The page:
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Am J Manag Care. 2000 Jul;6(7):766-80.

Clinical and cost implications of new technologies for cervical cancer screening: the impact of test sensitivity.

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Department of Pathology and Laboratory Medicine, Woimen and Infants' Hospital of Rhode Island, Providence, USA.



To compare the available techniques for cervical cancer screening, including several new technologies, using actual program utilization patterns.


Longitudinal cohort model.


The model followed a cohort of 100,000 women who underwent screening from age 20 through 65 years. The model was run with a weighted average of screening intervals to model the actual utilization of the cervical cancer screening program in the United States.


The model demonstrated that new technologies with significantly increased test sensitivity have the potential to reduce the number of cancers by 45% to 60% depending on the screening frequency in fully compliant populations. At screening intervals of 2 years or more, these new technologies had cost-effectiveness ratios below $50,000 per life-year saved. Assuming existing utilization patterns, the model predicted there would be 13.2 cancers per year in the 100,000 women screened with the conventional Pap smear, and new technologies with increased test sensitivity could reduce the annual incidence to 9.5 cancers per 100,000 women screened.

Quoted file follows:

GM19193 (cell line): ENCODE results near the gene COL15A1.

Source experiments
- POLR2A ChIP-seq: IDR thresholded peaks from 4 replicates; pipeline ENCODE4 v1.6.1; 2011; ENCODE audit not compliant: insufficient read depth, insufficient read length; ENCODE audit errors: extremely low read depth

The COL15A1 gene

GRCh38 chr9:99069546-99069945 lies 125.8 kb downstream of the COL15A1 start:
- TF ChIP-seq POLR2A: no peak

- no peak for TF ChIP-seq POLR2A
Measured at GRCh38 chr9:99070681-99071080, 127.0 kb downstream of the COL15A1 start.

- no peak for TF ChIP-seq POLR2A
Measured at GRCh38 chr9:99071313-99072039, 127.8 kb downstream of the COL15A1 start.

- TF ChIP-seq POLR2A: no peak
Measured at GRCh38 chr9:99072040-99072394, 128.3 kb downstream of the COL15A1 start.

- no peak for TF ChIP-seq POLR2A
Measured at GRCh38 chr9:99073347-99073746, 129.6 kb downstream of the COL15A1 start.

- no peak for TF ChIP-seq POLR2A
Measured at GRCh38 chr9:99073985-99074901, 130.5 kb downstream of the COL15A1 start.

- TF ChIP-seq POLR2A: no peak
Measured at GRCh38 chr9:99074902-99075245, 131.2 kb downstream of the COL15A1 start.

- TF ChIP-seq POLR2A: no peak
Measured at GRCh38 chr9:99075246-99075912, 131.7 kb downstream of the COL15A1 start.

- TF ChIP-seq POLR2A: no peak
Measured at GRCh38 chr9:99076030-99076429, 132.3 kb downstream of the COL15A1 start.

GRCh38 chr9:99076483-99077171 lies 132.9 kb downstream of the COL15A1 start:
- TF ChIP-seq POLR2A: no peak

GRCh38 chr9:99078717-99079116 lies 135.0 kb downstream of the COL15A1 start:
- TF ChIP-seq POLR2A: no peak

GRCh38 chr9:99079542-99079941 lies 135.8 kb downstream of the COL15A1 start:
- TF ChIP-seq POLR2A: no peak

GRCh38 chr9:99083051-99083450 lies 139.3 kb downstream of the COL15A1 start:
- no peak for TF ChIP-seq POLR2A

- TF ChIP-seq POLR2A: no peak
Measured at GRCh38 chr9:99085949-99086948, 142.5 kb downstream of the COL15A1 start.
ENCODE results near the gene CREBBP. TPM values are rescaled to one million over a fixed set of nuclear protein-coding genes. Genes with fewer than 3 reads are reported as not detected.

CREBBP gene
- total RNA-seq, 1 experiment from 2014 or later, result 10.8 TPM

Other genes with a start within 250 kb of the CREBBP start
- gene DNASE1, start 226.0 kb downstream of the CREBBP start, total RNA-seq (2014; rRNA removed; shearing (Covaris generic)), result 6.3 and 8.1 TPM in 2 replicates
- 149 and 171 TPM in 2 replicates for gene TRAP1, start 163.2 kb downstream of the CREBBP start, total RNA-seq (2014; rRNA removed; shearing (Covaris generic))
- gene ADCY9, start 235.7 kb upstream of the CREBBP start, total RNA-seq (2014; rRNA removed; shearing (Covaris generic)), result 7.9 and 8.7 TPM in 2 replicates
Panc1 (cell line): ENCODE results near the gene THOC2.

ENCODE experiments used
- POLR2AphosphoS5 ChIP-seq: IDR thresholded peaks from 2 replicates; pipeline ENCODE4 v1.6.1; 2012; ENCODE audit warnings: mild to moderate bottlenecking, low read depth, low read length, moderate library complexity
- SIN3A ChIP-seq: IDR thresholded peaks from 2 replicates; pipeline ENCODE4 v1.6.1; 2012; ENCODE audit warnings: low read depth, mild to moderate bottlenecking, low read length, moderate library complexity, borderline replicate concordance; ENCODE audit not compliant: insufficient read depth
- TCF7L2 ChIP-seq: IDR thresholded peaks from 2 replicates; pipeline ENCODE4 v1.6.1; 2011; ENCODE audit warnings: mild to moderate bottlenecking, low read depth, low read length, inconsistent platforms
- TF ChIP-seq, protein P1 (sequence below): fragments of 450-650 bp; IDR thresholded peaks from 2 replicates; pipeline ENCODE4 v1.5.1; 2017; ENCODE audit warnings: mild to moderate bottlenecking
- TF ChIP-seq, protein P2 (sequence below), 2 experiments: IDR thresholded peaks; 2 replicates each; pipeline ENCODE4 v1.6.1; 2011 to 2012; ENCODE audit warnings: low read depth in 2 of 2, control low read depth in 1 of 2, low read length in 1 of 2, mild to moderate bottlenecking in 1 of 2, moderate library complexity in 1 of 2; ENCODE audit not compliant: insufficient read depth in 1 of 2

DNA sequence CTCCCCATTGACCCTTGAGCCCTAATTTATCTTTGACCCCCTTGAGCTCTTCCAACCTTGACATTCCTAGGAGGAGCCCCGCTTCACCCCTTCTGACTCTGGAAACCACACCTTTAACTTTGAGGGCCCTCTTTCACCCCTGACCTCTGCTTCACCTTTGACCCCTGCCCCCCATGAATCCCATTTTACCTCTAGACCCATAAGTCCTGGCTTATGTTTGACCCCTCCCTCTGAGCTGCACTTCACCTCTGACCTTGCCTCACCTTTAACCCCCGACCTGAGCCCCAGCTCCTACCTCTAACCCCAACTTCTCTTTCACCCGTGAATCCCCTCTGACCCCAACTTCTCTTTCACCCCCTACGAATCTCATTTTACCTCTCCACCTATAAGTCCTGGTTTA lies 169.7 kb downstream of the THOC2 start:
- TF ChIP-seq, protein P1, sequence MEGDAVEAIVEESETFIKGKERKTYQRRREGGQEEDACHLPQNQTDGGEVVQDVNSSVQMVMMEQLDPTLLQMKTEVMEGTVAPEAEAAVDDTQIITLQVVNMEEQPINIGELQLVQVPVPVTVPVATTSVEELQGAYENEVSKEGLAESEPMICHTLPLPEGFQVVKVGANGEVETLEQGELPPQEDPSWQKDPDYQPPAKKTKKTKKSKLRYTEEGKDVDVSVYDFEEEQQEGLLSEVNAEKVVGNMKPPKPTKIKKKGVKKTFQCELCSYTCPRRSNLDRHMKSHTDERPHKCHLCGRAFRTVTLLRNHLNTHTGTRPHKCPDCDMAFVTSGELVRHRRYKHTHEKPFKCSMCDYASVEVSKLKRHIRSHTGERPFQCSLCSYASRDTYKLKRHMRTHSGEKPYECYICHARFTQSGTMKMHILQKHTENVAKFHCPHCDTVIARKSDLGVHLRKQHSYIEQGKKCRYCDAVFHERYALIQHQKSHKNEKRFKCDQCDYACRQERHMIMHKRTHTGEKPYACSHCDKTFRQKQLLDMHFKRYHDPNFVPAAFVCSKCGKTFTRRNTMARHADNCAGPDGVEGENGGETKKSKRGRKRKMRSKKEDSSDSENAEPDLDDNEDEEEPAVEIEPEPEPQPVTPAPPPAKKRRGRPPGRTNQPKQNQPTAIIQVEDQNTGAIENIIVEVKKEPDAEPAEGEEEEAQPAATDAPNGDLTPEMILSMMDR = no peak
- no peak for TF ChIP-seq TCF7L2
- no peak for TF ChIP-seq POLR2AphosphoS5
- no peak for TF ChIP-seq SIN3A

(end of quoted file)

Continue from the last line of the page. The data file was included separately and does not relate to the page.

The model suggests that to achieve further dramatic reduction in cervical cancer mortality, significant improvements in test sensitivity, as reflected in the new screening technologies, may be the most realistic and cost-effective approach.

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